One popular offshoot of immersion education is called alternate immersion - also known as sheltered English or sheltered subject- matter instruction. In sheltered classes, children learn their second language first by studying subjects, such as math, that are less language-intensive. As they learn more English, they move to more language-intensive subjects such as social studies. This approach sometimes involves the preview-review method, in which a lesson is taught once in the first language and then again in the second language (frequently by a different teacher) with a lag between the two lessons of as much as a full day.
Concurrent translation is a popular alternative to sheltered English, although researchers have found that its effectiveness is limited. That's because, they say, children tend only to absorb what is said in their first language and teachers tend to favor one language over the other, which causes the instruction to be unbalanced.
Because there is a severe shortage of qualified bilingual teachers, and because in some schools the variety of languages students speak is so great, ESL instruction - which generally means offering “pull-out classes” for language minority students a few times a week - is used widely.
The most basic ESL instruction encourages students to learn grammar and translation through memorization, writing and other drills. Another approach, communication-based ESL, emphasizes learning language in context at a level where the student is most likely to comprehend the teacher's speech when combined with physical cues about the content of the lesson being taught. In communication-based ESL, teachers ease students toward an understanding of their second language by creating a non-threatening classroom atmosphere and involving reluctant students gradually.
When Congress reauthorized the Bilingual Education Act in 1994, it also collapsed its 1984 definition of transitional bilingual and developmental bilingual education into a single category and added a provision for special alternative instructional programs as well.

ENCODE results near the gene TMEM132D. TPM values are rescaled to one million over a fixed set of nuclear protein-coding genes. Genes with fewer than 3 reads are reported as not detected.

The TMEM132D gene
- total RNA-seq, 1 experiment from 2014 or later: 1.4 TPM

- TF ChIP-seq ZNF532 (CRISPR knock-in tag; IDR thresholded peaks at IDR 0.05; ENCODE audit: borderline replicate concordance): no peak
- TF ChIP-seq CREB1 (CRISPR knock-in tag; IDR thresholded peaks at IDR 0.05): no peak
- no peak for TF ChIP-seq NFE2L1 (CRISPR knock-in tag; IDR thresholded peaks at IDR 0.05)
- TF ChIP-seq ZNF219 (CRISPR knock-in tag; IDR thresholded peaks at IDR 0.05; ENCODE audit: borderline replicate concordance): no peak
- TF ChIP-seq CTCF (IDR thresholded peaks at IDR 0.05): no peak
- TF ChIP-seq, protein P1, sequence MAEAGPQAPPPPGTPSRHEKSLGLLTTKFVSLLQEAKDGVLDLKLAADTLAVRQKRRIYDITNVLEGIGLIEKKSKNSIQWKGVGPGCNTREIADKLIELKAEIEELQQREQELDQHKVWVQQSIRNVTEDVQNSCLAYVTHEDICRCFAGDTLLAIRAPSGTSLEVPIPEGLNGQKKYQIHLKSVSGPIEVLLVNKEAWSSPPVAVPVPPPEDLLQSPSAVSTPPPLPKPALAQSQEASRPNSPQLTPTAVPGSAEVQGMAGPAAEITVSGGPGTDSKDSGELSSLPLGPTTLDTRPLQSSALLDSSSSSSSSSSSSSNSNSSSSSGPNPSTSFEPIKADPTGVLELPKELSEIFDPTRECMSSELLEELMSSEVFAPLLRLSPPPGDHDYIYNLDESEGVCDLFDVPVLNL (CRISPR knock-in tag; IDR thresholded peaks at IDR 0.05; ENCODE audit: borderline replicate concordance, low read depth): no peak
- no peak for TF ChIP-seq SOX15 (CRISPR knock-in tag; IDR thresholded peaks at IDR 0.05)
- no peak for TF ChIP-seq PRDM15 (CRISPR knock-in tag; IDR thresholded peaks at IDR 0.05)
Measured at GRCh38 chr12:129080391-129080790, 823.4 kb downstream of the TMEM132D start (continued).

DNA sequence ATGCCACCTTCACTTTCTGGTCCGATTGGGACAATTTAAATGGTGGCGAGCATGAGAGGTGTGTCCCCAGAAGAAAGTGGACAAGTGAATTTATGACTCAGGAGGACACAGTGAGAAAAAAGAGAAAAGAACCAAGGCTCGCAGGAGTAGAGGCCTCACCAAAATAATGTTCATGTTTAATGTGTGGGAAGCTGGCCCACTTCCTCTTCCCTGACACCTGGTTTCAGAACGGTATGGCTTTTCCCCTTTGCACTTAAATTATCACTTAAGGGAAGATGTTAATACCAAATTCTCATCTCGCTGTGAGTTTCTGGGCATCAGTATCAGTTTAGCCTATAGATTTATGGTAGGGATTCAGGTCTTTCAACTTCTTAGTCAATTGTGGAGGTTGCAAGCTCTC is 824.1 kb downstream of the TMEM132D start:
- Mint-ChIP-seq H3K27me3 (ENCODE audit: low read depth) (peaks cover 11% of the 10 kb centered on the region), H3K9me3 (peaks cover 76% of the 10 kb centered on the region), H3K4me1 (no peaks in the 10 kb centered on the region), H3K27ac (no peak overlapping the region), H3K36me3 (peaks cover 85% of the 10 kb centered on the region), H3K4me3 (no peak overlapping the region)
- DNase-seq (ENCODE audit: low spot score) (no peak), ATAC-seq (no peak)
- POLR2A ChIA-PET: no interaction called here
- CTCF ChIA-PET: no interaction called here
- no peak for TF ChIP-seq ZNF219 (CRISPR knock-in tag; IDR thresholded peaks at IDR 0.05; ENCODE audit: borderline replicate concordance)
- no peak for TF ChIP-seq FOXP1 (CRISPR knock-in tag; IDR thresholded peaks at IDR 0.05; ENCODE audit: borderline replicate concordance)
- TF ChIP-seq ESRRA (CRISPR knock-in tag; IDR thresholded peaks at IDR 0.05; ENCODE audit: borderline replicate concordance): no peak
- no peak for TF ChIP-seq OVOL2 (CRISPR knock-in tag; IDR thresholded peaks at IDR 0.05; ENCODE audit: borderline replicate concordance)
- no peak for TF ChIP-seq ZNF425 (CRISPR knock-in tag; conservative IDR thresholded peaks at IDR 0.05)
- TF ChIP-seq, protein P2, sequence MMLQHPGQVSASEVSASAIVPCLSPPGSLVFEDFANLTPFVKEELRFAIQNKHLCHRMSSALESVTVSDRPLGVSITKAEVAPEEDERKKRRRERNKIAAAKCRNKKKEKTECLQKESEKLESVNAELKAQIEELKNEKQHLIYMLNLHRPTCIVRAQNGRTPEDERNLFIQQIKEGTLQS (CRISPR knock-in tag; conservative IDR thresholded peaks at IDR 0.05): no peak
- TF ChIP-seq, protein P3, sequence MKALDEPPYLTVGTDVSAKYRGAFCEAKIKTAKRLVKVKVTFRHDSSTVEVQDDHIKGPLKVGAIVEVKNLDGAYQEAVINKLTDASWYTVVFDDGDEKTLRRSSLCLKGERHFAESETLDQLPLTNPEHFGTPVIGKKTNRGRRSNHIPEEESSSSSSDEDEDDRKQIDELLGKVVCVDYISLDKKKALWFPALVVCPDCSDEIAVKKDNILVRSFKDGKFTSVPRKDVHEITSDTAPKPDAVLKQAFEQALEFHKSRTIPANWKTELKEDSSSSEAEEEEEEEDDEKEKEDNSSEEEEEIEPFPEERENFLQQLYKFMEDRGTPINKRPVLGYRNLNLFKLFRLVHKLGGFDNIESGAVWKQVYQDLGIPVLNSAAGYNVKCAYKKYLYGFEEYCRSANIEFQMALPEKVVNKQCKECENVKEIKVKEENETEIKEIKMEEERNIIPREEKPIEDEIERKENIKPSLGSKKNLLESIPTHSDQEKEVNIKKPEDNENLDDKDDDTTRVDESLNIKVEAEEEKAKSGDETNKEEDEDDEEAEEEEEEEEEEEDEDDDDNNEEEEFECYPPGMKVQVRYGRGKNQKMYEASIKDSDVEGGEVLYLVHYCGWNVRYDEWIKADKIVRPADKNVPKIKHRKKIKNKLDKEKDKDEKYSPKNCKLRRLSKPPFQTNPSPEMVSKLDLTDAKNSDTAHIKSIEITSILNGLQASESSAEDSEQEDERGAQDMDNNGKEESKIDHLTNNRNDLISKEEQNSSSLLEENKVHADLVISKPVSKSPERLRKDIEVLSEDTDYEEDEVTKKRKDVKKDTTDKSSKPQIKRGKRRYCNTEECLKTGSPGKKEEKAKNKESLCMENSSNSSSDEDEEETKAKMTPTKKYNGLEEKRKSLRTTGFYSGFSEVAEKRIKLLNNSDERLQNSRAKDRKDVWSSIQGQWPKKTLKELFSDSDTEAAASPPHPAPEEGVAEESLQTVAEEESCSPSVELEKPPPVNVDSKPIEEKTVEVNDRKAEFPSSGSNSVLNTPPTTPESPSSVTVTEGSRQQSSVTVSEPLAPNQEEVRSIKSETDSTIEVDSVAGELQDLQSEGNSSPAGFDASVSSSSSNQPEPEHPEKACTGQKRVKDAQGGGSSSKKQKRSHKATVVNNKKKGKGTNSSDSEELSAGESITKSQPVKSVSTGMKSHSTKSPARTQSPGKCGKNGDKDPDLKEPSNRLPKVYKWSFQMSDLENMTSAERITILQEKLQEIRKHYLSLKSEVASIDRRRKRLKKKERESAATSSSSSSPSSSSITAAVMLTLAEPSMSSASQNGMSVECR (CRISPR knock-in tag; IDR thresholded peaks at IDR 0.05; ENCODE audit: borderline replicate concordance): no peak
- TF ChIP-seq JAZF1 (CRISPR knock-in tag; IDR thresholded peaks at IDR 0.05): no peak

Gone is a TBE provision mandating that teachers in schools that receive federal bilingual funds “incorporate the cultural heritage of [LEP] children and of other children in American society,” since the new wording focuses on language alone.
Under the 1994 provisions, bilingual education instructs LEP students in English and their native languages; is geared toward making them proficient in English while mastering subject matter at the appropriate grade level; allows for development of native or ancestral languages of LEP students along with special groups of people including American Indians, Alaska Natives and Native Hawaiians; and sanctions two-way bilingual programs.
Congress also added special alternative instructional programs (SAIP) for LEP students, which allow English-only instruction in schools where there are few such students or students speak many different languages, or where there is a shortage of qualified bilingual education teachers.
As these final changes suggest, the trend in federal bilingual- education legislation has evolved from simply guaranteeing equal access to public education to ensuring native-language instruction and the teaching of LEP students' cultural heritage to approval of a wider variety of approaches. These allow for, among other things, English- only instruction, teaching LEP students' in both English and their native languages and encouraging language maintenance and bilingual learning among LEP and native-English speakers enrolled together in two-way classes.